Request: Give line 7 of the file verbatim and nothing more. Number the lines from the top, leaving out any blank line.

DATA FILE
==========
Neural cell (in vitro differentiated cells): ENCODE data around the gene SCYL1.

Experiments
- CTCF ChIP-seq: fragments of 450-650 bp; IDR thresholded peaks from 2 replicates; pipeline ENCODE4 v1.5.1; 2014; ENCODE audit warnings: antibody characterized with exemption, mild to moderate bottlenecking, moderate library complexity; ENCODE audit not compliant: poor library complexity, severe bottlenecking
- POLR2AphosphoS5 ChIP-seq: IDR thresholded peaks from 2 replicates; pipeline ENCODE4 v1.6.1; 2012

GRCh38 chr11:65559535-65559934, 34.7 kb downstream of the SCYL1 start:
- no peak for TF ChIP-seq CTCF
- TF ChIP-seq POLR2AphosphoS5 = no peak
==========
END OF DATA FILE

- TF ChIP-seq POLR2AphosphoS5 = no peak